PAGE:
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Thanks to swift actions by the diamond industry, governments, and non-government organizations across the globe, chances are you'll be choosing conflict-free diamonds by default. It does, however, help to be aware that conflict diamonds do still exist and to understand the methods you can take to avoid these dirty and dangerous gems.

How to choose conflict-free diamonds

  • Educate yourself. The conflict diamond dilemma is a complex, saddening one that went relatively unnoticed by many when at its height in the 1990s. Some of the diamond-buying public simply turned a blind eye since these diamond-funded civil wars were taking place in turmoil-prone regions of Africa and not in their own backyards. Thankfully there is now heightened awareness over this ethical—and also environmental—issue. Blood Diamonds by Greg Campbell and The Heartless Stone by Tom Zoellner are excellent print resources. Also check out The United Nations' Conflict Diamonds page or go the Hollywood route and view the Oscar-nominated 2006 film, Blood Diamond, starring Leonardo DiCaprio and Djimon Hounsou.
  • It's much easier than in the past to go the conflict-free route while perusing the diamond case at your local jeweler thanks to the Kimberly Process Certification System. However, the results of a 2006 survey on conflict diamond policies among US jewelry retailers, conducted by Amnesty International and Global Witness, showed that 19 out of 37 jewelry retailers that were asked to participate failed to respond, raising questions about how serious retailers are about keeping conflict diamonds out of their supply chains. These retailers include Costco, the Home Shopping Network, and K-mart. Retailers that responded and have effective policies include Tiffany & Co., Zales, Fred Meyer Jewelers, and Sterling (Signet). Read more and see a complete list of retailers here.
  • So what's next? Whether you're shopping around for a certain "engagement" or simply indulging yourself, remember that diamonds are forever so take steps to ensure that your bling was ethically sourced. After all, there's more to consider than the "four C's"—cut, color, clarity, and carat weight. Ask jewelers about their involvement with the Kimberly Process and if they can provide warranties to prove that their diamonds are conflict-free. If they can't or seem apathetic to the cause, move on. If do you encounter a retailer that refuses to prove that their diamonds are conflict-free and you take your business elsewhere, it sends a resolute message.

Find it! Conflict-free diamond retailers

Choosing conflict-free diamonds helps you go green because...

  • Although the conflict diamond issue is first and foremost one of social change in war-torn countries, it's also an environmental one—conflict-free diamonds are mined with environmental regulations in mind.
  • Many jewelers who support the movement to banish the conflict diamond trade also support various environmental causes and incorporate sustainable business practices into their operations.

Even though you may have purchased that rock on a recent trip to Antwerp or at your local shopping mall in Ann Arbor, chances are that it originated in Africa, where an estimated 65 percent of diamonds are mined.[1] Australia and Russia are also active producers. Although the diamond trade has proven beneficial in many aspects—revenue has helped combat HIV/AIDS, provide steady employment and health care, and guarantee education in impoverished areas—there are also serious consequences affecting both humans and the environment.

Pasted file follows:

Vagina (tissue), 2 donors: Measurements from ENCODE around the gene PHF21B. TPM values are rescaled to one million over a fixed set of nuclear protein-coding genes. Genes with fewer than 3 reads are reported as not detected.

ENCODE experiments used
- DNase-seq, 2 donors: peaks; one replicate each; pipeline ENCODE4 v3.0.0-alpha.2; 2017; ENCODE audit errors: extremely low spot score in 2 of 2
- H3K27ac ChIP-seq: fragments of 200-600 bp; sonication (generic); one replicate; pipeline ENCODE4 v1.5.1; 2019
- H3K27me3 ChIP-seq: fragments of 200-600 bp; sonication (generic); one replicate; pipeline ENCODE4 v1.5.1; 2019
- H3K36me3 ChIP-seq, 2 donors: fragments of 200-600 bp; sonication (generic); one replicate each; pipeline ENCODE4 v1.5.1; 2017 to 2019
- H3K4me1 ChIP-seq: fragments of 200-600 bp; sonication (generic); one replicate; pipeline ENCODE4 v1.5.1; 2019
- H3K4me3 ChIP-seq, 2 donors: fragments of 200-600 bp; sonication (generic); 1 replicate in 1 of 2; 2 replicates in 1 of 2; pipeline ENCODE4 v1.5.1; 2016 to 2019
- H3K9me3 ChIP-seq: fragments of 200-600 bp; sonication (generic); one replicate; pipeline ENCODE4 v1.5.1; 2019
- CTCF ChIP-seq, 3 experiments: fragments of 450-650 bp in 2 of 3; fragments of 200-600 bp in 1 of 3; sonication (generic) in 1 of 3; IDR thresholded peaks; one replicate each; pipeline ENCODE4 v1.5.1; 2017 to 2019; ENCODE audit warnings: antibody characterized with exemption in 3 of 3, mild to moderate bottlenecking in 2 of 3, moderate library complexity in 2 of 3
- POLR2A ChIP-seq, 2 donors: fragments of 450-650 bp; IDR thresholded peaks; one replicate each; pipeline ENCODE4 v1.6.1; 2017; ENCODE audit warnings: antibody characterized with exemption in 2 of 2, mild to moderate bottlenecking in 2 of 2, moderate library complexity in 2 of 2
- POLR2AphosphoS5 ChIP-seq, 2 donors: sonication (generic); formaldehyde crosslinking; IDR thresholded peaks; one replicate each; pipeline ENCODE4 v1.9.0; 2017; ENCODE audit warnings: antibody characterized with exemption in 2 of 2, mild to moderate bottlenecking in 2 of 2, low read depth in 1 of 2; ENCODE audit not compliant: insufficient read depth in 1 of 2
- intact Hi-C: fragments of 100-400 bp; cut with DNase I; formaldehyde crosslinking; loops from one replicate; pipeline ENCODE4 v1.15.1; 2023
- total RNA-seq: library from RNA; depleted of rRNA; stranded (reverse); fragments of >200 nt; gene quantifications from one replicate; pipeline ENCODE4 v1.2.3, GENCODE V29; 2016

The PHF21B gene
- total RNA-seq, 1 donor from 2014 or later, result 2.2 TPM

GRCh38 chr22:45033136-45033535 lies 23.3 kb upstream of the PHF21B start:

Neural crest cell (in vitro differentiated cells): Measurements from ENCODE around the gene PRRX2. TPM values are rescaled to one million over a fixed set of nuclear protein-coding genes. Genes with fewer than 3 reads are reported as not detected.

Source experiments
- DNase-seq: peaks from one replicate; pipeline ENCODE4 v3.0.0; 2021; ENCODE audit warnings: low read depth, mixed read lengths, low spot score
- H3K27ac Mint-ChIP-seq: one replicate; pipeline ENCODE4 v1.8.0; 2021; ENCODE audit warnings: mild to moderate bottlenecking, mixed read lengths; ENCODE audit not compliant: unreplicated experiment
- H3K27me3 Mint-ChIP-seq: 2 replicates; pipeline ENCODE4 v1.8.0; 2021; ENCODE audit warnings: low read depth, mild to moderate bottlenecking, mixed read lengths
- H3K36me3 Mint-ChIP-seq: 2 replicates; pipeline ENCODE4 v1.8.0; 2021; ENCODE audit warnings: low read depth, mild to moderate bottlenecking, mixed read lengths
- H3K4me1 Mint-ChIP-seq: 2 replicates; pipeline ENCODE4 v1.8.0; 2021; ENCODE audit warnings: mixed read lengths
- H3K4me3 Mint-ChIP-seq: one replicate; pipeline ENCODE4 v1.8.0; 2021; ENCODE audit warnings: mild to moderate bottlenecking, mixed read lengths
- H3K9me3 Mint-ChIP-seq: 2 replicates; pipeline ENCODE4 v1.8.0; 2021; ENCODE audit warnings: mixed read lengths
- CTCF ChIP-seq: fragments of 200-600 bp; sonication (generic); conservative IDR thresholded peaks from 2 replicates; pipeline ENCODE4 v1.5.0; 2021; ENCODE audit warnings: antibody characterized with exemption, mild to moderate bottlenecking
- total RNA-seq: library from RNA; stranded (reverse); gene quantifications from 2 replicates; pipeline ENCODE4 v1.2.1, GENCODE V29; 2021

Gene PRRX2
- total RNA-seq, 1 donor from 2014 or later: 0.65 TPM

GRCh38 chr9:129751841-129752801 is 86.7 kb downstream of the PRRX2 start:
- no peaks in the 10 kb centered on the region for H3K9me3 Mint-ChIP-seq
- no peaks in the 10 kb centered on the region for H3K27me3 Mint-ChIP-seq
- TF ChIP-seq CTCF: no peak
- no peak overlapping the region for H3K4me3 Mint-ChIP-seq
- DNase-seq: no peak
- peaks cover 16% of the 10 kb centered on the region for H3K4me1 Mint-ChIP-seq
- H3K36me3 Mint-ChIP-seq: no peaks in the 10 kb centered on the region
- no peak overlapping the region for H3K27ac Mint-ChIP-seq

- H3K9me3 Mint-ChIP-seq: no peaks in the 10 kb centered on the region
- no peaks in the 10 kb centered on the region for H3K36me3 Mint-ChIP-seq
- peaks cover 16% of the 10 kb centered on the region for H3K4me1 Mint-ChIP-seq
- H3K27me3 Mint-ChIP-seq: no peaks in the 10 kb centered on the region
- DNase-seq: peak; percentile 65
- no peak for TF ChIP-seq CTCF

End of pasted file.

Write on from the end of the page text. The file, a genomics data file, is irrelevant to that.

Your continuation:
Environmental impacts

The environmental consequences from diamond mining are significant. To access the diamonds, large amounts of rock and other matter—called overburden—is removed from the earth, disturbing surrounding ecosystems. Acid mine drainage is also a threat. In areas where there are few or nonexistent environmental standards—such as filling in empty pits and redepositing topsoil on reclaimed land—threats to surrounding ecosystems are heightened. In areas of Africa where mining regulations are lax or nonexistent, the after-effects of the diamond trade are particularly devastating. In Angola, large plots of land have been ruined and water supplies have been poisoned, displacing local populations. In Sierra Leone, areas with once-rich agricultural soil are now filled with thousands of mosquito-infested, derelict pits. Read more about the direct environmental impact of the conflict diamond trade in the article Sparkling Clean?.

Social impacts

Perhaps even more notable are terrorism and human rights violations in diamond-mining Central and West African countries. Some diamonds that come from this region are referred to as conflict diamonds—or blood diamonds—and they continue to be an issue although the Kimberly Process Certification System—a United Nations-backed coalition of governments, non-government groups, and diamond companies initiated in 2002—has been extremely successful in nearly dissolving the conflict diamond trade. Representing 4 percent of the global diamond market in the 1990s, conflict diamonds now account for less than 1 percent. These illicit diamonds were used to fund brutal armed rebel uprisings against legitimate governments in countries like Liberia, Angola, Ivory Coast, the Democratic Republic of Congo, the Republic of Congo, and Sierra Leone. The small amount of conflict diamonds still being traded most likely originated in the Republic of Congo or Liberia.

Millions of people have either died, suffered injuries, or been displaced as a result of the conflict diamond trade.

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